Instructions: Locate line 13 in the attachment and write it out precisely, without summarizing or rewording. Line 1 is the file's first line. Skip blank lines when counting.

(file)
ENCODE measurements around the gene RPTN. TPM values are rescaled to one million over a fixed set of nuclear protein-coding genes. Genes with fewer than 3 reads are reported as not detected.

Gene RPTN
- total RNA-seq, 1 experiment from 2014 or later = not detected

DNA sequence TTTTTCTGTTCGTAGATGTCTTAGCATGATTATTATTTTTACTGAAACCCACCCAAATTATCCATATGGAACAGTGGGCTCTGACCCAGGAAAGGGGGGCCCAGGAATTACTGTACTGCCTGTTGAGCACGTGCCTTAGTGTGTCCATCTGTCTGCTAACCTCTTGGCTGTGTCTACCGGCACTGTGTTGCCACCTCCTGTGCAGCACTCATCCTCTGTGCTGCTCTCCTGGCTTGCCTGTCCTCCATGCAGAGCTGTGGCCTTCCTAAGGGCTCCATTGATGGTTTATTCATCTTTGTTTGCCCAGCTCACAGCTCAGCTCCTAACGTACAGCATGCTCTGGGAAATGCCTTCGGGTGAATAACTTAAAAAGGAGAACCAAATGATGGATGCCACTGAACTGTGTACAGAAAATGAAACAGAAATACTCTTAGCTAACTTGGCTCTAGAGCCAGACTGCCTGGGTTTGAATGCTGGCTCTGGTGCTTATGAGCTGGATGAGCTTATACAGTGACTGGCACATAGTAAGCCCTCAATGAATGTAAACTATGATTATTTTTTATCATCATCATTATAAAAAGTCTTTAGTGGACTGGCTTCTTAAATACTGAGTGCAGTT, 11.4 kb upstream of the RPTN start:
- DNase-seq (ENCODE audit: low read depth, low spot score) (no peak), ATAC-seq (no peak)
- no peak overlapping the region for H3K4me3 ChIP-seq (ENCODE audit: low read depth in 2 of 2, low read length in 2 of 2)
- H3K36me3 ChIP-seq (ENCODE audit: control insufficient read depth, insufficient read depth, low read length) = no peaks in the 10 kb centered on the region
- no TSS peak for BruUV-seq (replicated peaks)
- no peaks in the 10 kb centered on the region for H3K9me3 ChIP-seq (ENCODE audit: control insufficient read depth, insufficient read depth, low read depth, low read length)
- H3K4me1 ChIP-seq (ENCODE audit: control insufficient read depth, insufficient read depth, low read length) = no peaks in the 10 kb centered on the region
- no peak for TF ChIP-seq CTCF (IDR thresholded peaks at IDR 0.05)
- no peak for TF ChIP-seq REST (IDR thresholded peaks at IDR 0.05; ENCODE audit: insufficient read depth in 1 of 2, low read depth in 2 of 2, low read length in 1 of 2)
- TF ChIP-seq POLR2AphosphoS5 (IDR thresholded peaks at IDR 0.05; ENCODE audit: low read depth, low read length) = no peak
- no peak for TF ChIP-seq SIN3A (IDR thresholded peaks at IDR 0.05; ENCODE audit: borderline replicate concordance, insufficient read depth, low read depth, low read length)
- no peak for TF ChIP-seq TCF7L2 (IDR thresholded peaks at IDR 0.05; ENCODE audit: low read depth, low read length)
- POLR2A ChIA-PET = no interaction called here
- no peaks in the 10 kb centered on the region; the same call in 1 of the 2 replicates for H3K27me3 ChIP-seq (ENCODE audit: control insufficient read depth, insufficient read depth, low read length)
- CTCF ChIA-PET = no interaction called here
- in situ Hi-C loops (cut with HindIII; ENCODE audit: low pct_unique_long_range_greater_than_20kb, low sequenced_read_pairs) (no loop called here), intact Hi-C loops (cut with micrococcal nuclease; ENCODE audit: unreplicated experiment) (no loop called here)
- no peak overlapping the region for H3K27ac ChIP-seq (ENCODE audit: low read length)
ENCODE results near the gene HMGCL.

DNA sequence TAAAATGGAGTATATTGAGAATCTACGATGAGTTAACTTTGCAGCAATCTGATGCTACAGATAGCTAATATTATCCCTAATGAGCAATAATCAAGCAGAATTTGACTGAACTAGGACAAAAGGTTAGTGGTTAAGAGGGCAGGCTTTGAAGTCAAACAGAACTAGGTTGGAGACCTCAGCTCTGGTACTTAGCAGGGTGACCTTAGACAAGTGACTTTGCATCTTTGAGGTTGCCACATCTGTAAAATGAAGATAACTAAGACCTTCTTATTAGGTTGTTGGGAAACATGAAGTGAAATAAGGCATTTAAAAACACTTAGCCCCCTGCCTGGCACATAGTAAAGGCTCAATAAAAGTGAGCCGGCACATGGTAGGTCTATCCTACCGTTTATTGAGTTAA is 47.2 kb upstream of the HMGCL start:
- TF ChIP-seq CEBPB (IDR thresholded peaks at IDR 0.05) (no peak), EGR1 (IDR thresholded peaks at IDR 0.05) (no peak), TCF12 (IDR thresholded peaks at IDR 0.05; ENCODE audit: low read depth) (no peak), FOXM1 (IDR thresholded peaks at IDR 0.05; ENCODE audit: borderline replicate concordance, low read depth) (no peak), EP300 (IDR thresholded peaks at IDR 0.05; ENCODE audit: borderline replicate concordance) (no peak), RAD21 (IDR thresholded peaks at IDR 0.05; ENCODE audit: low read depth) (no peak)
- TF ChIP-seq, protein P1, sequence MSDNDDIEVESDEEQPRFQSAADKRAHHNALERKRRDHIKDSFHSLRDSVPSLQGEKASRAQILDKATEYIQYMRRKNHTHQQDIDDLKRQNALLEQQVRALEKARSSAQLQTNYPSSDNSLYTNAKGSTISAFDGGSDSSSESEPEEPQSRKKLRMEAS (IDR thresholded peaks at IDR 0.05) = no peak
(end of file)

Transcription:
- TF ChIP-seq POLR2AphosphoS5 (IDR thresholded peaks at IDR 0.05; ENCODE audit: low read depth, low read length) = no peak